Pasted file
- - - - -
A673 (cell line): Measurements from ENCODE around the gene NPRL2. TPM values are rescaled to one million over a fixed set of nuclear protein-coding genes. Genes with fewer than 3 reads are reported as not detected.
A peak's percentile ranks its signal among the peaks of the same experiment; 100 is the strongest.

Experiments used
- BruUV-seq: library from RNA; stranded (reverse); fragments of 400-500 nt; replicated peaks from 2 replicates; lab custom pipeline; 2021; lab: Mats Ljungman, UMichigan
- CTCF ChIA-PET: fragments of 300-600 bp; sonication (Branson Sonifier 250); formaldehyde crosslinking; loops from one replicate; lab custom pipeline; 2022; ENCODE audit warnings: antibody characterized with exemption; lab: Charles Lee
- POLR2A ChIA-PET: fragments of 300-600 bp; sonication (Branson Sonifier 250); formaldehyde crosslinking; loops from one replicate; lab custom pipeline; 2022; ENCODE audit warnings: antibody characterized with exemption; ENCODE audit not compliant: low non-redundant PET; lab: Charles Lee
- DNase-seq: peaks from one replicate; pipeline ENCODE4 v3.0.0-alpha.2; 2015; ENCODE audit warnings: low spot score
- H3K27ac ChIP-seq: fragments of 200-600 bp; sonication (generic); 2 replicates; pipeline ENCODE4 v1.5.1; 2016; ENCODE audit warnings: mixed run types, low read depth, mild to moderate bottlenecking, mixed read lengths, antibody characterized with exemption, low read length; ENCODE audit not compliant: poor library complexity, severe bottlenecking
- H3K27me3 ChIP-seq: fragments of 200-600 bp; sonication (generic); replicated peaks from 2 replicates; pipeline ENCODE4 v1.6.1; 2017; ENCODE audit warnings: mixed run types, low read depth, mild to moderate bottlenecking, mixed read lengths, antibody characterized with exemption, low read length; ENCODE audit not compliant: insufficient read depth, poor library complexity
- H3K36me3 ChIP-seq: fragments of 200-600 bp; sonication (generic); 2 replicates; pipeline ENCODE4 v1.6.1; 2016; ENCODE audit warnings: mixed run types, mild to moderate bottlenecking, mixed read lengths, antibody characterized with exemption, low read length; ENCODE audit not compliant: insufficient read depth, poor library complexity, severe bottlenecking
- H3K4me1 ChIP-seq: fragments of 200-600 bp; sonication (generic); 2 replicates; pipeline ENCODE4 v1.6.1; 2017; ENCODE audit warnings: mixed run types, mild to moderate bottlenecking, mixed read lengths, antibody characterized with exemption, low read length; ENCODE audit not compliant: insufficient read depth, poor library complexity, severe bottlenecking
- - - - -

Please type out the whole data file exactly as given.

A673 (cell line): Measurements from ENCODE around the gene NPRL2. TPM values are rescaled to one million over a fixed set of nuclear protein-coding genes. Genes with fewer than 3 reads are reported as not detected.
A peak's percentile ranks its signal among the peaks of the same experiment; 100 is the strongest.

Experiments used
- BruUV-seq: library from RNA; stranded (reverse); fragments of 400-500 nt; replicated peaks from 2 replicates; lab custom pipeline; 2021; lab: Mats Ljungman, UMichigan
- CTCF ChIA-PET: fragments of 300-600 bp; sonication (Branson Sonifier 250); formaldehyde crosslinking; loops from one replicate; lab custom pipeline; 2022; ENCODE audit warnings: antibody characterized with exemption; lab: Charles Lee
- POLR2A ChIA-PET: fragments of 300-600 bp; sonication (Branson Sonifier 250); formaldehyde crosslinking; loops from one replicate; lab custom pipeline; 2022; ENCODE audit warnings: antibody characterized with exemption; ENCODE audit not compliant: low non-redundant PET; lab: Charles Lee
- DNase-seq: peaks from one replicate; pipeline ENCODE4 v3.0.0-alpha.2; 2015; ENCODE audit warnings: low spot score
- H3K27ac ChIP-seq: fragments of 200-600 bp; sonication (generic); 2 replicates; pipeline ENCODE4 v1.5.1; 2016; ENCODE audit warnings: mixed run types, low read depth, mild to moderate bottlenecking, mixed read lengths, antibody characterized with exemption, low read length; ENCODE audit not compliant: poor library complexity, severe bottlenecking
- H3K27me3 ChIP-seq: fragments of 200-600 bp; sonication (generic); replicated peaks from 2 replicates; pipeline ENCODE4 v1.6.1; 2017; ENCODE audit warnings: mixed run types, low read depth, mild to moderate bottlenecking, mixed read lengths, antibody characterized with exemption, low read length; ENCODE audit not compliant: insufficient read depth, poor library complexity
- H3K36me3 ChIP-seq: fragments of 200-600 bp; sonication (generic); 2 replicates; pipeline ENCODE4 v1.6.1; 2016; ENCODE audit warnings: mixed run types, mild to moderate bottlenecking, mixed read lengths, antibody characterized with exemption, low read length; ENCODE audit not compliant: insufficient read depth, poor library complexity, severe bottlenecking
- H3K4me1 ChIP-seq: fragments of 200-600 bp; sonication (generic); 2 replicates; pipeline ENCODE4 v1.6.1; 2017; ENCODE audit warnings: mixed run types, mild to moderate bottlenecking, mixed read lengths, antibody characterized with exemption, low read length; ENCODE audit not compliant: insufficient read depth, poor library complexity, severe bottlenecking